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Surrey Iron Railway

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The Surrey Iron Railway is famous for being the first company in the world to include the word "railway" in it's title.  Despite this it was not what we today would recognise as a railway.  It was actually a plateway, where vehicles with plain wheels ran along flanged rails.
In 1799 two proposals were put forward for linking Croydon to the River Thames.  One was built as the Croydon Canal, with 28 locks in 9 miles, but was later converted to a railway.  The other was a canal along the Wandle valley, to serve the many industries along the route.  At its north end was to be a basin at Wandsworth, and it was to use the existing canal basin at Croydon (now filled in and the site of West Croydon railway station).  William Jessop was asked on 9th December 1799 to comment on canal proposal. He thought this impractical and instead suggested an iron railway.
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Plaque beside an example piece of rail.  Wallington library 1984.
A committee of subscribers under the chairmanship of John Hilbert met in the Wheatsheaf pub in Tooting on 12th December 1799 to receive the report suggesting the line would cost 24,000, .  Committee members met William Jessop in Nottingham in July 1800 and spent a week looking at examples of such lines, including those at Beggarlee Colliery near Langley Bridge on the Cromford Canal, then Crich and finally the Peak Forest line.  The decision was taken to adopt the name The Surrey Iron Railway Company.

The committee was formed of eight gentlemen. William Jessop was engineer and John Foakes and George Wildgoose as land surveyors.  A branch to Hackbridge near Carshalton was proposed, bringing the total to 9.25 miles at 33,000.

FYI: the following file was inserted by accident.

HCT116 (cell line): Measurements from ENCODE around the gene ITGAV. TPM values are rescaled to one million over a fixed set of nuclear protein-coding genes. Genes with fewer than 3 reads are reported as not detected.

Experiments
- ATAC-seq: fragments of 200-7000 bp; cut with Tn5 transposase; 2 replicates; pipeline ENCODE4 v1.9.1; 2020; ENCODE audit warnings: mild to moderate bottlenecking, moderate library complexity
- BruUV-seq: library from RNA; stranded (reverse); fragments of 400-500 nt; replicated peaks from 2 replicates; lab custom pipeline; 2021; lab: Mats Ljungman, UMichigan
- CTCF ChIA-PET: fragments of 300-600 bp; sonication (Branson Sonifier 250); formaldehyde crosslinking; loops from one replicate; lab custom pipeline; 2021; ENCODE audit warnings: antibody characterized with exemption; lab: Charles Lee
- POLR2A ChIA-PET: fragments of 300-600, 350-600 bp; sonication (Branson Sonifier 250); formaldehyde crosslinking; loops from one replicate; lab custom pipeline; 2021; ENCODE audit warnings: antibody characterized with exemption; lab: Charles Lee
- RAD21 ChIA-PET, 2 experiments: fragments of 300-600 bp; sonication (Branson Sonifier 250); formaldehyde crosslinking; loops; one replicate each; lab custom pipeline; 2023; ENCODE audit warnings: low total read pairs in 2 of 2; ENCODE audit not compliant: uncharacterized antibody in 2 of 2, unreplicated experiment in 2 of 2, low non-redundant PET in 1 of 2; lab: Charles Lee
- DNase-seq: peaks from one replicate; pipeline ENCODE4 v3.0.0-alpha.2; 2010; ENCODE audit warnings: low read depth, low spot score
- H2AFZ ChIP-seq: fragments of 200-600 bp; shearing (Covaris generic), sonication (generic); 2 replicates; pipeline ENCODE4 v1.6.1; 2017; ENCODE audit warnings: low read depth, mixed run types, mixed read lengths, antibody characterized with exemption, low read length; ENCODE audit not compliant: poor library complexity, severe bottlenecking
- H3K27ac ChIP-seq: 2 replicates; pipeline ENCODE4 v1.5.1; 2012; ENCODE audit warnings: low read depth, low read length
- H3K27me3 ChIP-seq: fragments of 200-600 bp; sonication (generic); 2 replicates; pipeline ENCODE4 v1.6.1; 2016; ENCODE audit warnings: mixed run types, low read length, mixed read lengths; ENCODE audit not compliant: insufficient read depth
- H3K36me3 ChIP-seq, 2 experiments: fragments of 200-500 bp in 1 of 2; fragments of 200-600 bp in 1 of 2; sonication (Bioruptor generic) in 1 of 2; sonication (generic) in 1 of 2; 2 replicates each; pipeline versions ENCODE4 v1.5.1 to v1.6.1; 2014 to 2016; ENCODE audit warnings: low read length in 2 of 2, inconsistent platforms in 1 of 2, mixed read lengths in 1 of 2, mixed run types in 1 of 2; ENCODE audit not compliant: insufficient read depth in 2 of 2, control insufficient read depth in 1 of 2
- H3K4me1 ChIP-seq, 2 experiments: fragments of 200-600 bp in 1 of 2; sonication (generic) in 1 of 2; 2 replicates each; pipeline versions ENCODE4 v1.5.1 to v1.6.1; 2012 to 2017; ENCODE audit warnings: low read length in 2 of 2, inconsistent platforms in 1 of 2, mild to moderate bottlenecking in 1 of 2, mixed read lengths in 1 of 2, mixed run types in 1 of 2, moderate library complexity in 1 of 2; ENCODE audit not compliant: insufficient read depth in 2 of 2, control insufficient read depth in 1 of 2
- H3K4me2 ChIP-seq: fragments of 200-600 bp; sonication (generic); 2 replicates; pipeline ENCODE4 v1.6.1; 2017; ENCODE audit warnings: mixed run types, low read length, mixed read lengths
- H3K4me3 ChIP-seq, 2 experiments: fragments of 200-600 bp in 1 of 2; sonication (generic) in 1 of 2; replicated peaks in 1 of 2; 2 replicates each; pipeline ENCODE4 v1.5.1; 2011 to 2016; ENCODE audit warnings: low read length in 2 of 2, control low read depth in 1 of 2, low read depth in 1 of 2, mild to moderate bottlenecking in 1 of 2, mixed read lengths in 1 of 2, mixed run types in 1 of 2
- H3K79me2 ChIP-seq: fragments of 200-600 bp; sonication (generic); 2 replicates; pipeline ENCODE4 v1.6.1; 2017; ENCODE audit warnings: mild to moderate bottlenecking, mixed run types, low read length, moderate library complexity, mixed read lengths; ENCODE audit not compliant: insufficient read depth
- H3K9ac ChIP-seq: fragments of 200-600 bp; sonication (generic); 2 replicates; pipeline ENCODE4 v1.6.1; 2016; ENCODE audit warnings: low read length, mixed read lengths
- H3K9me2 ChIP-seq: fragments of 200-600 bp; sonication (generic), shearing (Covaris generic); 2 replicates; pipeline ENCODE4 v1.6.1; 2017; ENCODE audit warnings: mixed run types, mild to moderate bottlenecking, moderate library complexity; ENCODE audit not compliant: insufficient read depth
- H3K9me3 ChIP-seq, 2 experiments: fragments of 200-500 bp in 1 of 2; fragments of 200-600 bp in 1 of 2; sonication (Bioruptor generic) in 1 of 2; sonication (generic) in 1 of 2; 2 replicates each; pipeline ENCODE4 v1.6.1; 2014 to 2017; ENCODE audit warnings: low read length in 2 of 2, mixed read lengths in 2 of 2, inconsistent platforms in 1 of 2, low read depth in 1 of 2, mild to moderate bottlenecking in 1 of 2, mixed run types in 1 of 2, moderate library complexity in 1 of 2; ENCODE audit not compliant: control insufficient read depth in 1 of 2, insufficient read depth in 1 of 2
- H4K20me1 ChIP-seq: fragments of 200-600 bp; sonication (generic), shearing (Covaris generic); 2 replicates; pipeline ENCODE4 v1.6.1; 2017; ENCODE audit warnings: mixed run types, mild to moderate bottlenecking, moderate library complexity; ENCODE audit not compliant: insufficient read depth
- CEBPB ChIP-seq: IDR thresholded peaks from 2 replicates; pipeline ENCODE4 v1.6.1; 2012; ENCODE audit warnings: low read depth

A petition for the construction of the line was put to parliament February 1801.  The only modification made by parliament to the proposal was that the rail flange should not exceed 1" in height where the line crossed roads.  With this change it was passed as Act 41 Geo III, cap.33, receiving royal assent 21st May 1801 as "An Act for making and maintaining a Railway from the Town of Wandsworth to the Town of Croydon, with a Collateral Branch into the Parish of Carshalton, and a Navigable Communication between the River Thames and the Railway at Wandsworth, all in the County of Surrey". Further acts relevant to the railway were passed in 1805 and 1806.
The rails were laid on stone block sleepers which varied in size, but were roughly 14" square by 9" thick.  In Wandsworth the line crossed the River Wandle on two wooden bridges.  The average construction cost per mile was 2,950. 
On 26th July 1803 line opened to public. The 1.25 mile Carshalton Branch opened 1st June 1804.
The engineer for the line was William Jessop. The total cost of the line was 60,000, which was significantly more than any of the known predictions.

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Two example plates supported by stone blocks.  Wallington library 1984.
The company finally ceased to trade in 1846 and the line was abandoned.  Part of the route was re-opened in 1855 as a conventional railway running between what are now Mitcham Junction and West Croydon stations (this was the Wimbledon & Croydon Railway).  More recently this section of route has become part of the Croydon tramway system.

  Quotation from "The Railway Handbook 1944-1945" page 116 paragraph 2: